Some of the most important processes for fielding a new capability such as the Stryker brigade include the Army concept development process; the force design process; the force management process; the Joint Capabilities Integration and Development System; the Planning, Programming, Budgeting, and Execution process; and the Defense Acquisition System.36 Each of these processes operate in accord with the governing documents for their operations. These documents assign responsibilities and authorities, provide the required information, and prescribe standard timelines.

Shinseki’s career background provides a solid grounding in each of these processes. He served as a force integration officer at the Pentagon while a lieutenant colonel, working on force design and building new organizations. Subsequently, he served as an Army director of training, where he learned the enterprise’s role in training the Army. In his final assignment before becoming chief of staff of the Army, he served as the vice chief of staff. In this role, he represented the Army at the highest level in these processes, where he gained a clear understanding of the requirements and timelines. These experiences enabled him to expertly manage their interactions and to use processes to his advantage to expedite bringing his big ideas to fruition.

Because Shinseki understood the processes and players, he could easily identify leverage points to expedite the processes. He knew when he needed approved requirements to lock in funding that facilitated timely allocations. He made a concerted effort to communicate his transformation agenda and sought buy-in from important advocates. He identified potential adversaries in the Armor community, then worked to get them on his side.37 Shinseki exploited these critically important leverage points to make a new concept a reality.

The Army has some criteria to assess unit readiness. Shinseki used all of them to assess the progress of the Stryker brigade. The Army measured personnel and equipment fill rates. The Army also measured the performance of the Stryker brigade in training environments and validated its success. In the end, the performance of the Stryker brigades during combat in Operations Enduring Freedom and Iraqi Freedom was the key measure of success.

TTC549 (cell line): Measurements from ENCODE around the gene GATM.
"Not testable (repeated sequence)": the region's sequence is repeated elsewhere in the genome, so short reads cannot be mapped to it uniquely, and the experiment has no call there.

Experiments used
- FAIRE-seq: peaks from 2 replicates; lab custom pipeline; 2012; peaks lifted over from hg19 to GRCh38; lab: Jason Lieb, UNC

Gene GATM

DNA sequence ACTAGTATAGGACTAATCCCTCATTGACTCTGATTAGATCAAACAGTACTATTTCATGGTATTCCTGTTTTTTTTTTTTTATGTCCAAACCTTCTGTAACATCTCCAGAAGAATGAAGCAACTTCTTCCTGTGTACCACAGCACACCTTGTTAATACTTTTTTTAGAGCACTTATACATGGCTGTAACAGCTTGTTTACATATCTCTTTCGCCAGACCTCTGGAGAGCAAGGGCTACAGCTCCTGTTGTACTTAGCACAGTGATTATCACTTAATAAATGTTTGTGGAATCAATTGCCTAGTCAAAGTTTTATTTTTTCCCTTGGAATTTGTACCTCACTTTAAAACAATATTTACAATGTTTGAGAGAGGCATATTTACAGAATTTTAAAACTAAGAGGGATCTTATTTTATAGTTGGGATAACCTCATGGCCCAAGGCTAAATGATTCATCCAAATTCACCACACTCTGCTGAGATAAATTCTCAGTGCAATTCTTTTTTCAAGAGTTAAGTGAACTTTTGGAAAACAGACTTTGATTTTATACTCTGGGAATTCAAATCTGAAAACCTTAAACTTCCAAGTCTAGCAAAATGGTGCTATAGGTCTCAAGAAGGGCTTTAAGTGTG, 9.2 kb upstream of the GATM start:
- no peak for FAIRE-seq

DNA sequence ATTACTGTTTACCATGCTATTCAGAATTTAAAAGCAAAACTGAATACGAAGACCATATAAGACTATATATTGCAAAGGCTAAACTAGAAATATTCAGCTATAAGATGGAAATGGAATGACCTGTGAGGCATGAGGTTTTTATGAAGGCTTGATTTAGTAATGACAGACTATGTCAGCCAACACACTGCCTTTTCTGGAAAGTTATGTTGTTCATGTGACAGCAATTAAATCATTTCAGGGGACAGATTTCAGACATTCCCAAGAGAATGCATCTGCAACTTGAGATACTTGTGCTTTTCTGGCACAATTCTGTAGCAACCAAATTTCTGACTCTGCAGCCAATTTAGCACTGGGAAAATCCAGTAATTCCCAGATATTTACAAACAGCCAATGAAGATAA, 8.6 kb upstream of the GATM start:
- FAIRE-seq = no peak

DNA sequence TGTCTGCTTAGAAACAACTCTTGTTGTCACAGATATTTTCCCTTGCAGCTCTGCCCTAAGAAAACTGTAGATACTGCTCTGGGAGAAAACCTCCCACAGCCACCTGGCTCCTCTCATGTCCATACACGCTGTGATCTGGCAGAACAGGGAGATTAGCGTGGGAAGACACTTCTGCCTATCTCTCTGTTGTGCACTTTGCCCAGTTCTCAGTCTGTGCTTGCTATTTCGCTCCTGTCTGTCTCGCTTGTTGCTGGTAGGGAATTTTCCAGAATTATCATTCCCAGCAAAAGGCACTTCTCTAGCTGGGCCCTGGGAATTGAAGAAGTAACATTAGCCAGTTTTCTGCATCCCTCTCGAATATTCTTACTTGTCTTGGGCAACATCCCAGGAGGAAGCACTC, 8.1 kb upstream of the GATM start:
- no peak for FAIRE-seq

To field the Stryker so quickly, the Army used some work-arounds to support the system.38 The Stryker team used locally produced doctrine; it borrowed vehicles from Canada; it executed actions outside of standard processes to expedite fielding. To account for these work-arounds, Shinseki put key leaders in important positions to make it happen. Maj. Gen. James Dubik was appointed TRADOC’s deputy commanding general for transformation, and TRADOC created a brigade coordination cell at Fort Lewis to synchronize enterprise actions supporting the new unit.39 These actions contributed to the successful design of the new unit. The unit also executed an aggressive training schedule, even before it was fully fielded with its new equipment. The Army chose to equip the Stryker brigade with existing Canadian systems to expedite the acquisition system. As the new system went through testing, they modified the equipment requirements and unit tactics.

In November 2003, four short years after announcing his transformation initiative, 3rd Brigade, 2nd Infantry Division deployed in support of Operation Iraqi Freedom as the Army’s first Stryker brigade. Its successful deployment provided a new capability and expanded options for the operational commander. The fast-moving medium-weight Stryker force, with more dismounted infantry than a light brigade, proved its worth on the battlefields in Iraq.40

Clearly Shinseki had a good understanding of the enterprise components that he exploited to achieve his transformation initiative. The Army could not have fielded the Stryker brigade as smoothly and as quickly as it did without this understanding. While Shinseki did not have the APPLE(W) framework to undergird his understanding, he used every element of it to describe his environment and to synchronize actions of players across the Army.

Conclusion and Way Ahead

This article began with a discussion of NSPS, a failed DOD initiative to change the enterprise. The architects of NSPS made mistakes in implementation that may have been avoided by a better understanding of their environment. The APPLE(W) provides a framework for that environmental assessment. But just as a METT-TC analysis will not guarantee tactical success, using the APPLE(W) will not guarantee the success of an enterprise initiative. However, it does provide leaders a helpful way to think about their environment. By itself, the APPLE(W) framework does not empower enterprise leaders to make the elusive “perfect” decisions or enable new staff officers to give expert advice. However, this simple framework does provide a mnemonic and a framework for scanning and understanding the environment. This can enable Army leaders to operate effectively at the enterprise level. Incorporating this framework into leader development, training, and education can make a positive difference.